T.Promises of government tax cuts continue to pile up. We already knew that Friday’s big reveal would lead to a cut in national insurance contributions and the elimination of the expected corporate tax hike. Now, it has been reported, a giveaway on stamp duty on home purchases is being planned.
The timid phrase “tax event” does not cover it. This is a full blown budget in all but name. And most importantly, it’s launched against the backdrop of a blank check to freeze household energy bills for two years, plus a parallel promise to support businesses, charities, and public sector organizations for six months – measures that, together, they could conceivably add £ 150bn to public lending over the next two years.
What does all this mean for public finances? Well, the Budget Responsibility Office (OBR), the body that matters most, will not tell us, at least not immediately. The independent watchdog was effectively gagged until the actual budget – which will almost certainly be a smaller fiscal deal – arrives later this year.
Treasury Select Committee Conservative Chairman Mel Stride is furious and right. The economic climate has been transformed by the latest OBR forecasts for March. If fiscal policy is to be rewired, a thorough analysis of its effects on the major moving parts of finances – growth, deficit, debt, debt service costs – is essential.
Chancellor Kwasi Kwarteng’s appeal that the OBR would not have time to do its job is weak and deceptive. OBR officials aren’t lazily waiting for perfect data. They constantly evaluate and refine. In an exchange of letters with Stride last month, Richard Hughes, president of the OBR, said that forecasts that meet legislative standards could be produced by mid-September. The numbers would not be the definitive version but would represent “the most complete and up-to-date picture possible of the economic and fiscal prospects”.
It is surprising that Liz Truss and Kwarteng do not see that it is in their own interest to invite control. The will to be open goes hand in hand with explaining the new economic way of thinking and gaining credibility in the financial markets, markets that have the power to block their project.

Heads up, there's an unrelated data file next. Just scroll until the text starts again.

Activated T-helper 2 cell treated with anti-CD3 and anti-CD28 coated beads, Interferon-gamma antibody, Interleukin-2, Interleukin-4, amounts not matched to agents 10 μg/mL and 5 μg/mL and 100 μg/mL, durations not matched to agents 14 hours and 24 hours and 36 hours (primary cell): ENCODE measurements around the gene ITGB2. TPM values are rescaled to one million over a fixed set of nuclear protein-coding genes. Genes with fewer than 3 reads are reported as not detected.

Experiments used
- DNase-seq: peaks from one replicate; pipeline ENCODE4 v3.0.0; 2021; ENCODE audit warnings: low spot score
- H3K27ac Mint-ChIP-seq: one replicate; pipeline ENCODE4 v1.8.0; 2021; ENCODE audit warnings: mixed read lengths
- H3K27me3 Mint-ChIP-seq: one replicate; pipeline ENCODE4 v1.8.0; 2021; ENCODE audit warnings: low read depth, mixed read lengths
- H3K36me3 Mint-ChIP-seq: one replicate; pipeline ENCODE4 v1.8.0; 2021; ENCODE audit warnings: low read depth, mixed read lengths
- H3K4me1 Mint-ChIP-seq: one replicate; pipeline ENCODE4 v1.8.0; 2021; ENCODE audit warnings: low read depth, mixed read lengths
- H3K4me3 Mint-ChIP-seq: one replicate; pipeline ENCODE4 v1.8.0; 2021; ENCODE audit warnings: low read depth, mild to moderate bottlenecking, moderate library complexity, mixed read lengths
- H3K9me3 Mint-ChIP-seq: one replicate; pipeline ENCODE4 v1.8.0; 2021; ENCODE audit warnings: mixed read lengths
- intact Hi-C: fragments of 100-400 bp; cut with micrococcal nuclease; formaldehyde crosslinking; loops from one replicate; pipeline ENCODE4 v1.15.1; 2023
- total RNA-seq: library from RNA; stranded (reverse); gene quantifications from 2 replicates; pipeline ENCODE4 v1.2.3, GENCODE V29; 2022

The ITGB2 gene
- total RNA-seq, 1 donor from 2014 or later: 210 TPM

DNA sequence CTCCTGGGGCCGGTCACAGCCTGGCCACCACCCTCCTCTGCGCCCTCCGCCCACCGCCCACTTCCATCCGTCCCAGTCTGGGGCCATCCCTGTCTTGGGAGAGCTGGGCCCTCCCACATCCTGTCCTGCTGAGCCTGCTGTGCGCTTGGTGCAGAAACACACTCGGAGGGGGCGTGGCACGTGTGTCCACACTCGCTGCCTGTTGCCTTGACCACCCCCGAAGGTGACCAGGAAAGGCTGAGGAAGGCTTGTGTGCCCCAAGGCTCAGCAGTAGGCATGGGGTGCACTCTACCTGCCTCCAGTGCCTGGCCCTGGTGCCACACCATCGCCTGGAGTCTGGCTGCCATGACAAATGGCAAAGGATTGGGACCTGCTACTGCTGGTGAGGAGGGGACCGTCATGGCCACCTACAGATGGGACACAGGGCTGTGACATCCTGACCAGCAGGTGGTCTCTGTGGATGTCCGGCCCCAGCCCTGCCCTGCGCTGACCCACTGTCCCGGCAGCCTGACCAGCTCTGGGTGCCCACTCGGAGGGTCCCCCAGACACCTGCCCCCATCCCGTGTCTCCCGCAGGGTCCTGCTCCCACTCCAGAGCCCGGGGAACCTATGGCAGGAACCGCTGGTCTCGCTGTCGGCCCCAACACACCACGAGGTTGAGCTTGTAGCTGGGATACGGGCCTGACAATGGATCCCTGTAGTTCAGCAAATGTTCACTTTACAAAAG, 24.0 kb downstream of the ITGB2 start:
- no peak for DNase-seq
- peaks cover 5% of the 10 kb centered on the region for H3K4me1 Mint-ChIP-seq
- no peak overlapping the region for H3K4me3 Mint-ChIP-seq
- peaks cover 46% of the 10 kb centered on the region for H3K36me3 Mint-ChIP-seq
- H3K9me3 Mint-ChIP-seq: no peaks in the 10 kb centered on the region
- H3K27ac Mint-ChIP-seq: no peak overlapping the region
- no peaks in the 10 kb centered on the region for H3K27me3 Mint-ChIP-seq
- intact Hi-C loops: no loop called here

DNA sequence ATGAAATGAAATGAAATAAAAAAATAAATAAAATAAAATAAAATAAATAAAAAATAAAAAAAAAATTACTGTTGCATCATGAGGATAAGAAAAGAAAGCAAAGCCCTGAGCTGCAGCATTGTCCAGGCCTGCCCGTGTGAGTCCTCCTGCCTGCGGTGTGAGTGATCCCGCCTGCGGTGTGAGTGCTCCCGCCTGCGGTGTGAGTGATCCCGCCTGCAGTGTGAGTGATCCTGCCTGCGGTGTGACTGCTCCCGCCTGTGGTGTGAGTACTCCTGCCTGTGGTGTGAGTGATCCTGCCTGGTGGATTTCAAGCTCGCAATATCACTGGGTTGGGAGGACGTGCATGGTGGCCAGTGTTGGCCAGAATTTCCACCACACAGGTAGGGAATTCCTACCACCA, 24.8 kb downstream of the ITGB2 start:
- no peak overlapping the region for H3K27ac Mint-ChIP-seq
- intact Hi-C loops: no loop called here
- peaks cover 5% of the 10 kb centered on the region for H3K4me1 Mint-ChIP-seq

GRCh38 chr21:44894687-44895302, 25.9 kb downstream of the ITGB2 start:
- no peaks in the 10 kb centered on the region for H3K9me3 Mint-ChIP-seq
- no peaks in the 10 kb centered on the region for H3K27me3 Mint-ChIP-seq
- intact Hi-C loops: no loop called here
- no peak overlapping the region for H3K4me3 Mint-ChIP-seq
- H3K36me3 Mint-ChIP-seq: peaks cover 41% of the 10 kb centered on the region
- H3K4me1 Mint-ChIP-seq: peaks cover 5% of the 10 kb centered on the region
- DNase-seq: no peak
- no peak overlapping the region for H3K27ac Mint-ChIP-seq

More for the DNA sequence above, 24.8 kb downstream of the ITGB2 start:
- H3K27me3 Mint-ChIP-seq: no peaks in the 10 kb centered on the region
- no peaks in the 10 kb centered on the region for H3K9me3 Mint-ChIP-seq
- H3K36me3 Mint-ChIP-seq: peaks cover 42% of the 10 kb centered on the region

In the early days of the new administration – about a fortnight ago, in other words – economic advisors were commendable and sincere that markets would be a key audience for a recipe for expansionary fiscal policy and tight monetary policy. “The new government must be aware of the feverish state of the markets,” wrote Gerard Lyons, senior fellow of Policy Exchange, on the ConservativeHome website.
Since then, the markets have gotten slightly more feverish. We must not exaggerate: the collapse of the pound is four-fifths a story of dollar strength; and being able to borrow at 3.3% for 10 years, as the UK government still can, is not that bad when inflation is 9.9%. Yet the nervousness is undeniable. Investors can see that UK debt is about to rise, but they still can’t find a credible path to Truss’ promised land of a permanently higher growth trajectory of 2.5%. The points must be joined – and then some. Checking by the OBR would normally be part of the test.
Truss and Kwarteng could get away with dodging the microscope this time around because markets have other things to worry about and the OBR cannot offer a single insight into the war in Ukraine. But the refusal to publish a better analysis available sends a horribly weak signal. Invite the suspicion that you are afraid of what an independent body would say.
If the pound and the markets react badly, which is entirely possible, Truss and Kwarteng can only blame themselves. Hushing the OBR, even for a couple of months, is a step backwards. It’s a mistake they didn’t need to make.
Good all-round sports
“I am delighted that we have been able to achieve this friendly and constructive way with Peter,” said Andy Higginson, president of JD Sports, announcing a £ 5.5 million compensation for the company’s former executive chairman, Peter. Cowgill.
It is suspected that “friendly and constructive”, in this context, means lawyers crawling on every clause in the two-year non-compete terms representing £ 3.5 million of the agreement. It could hardly be otherwise: Cowgill abruptly left in May after 18 years and amidst bitter government controversy.
Regarding the £ 2 million three-year advisory agreement, we hope Higginson updates shareholders in time on the number of consulting hours that actually occur. Note the conspicuous absence in the stock announcement of a positive quote from Cowgill about how much he looks forward to recommending his successors. Maybe a few friendly words would have cost JD another million.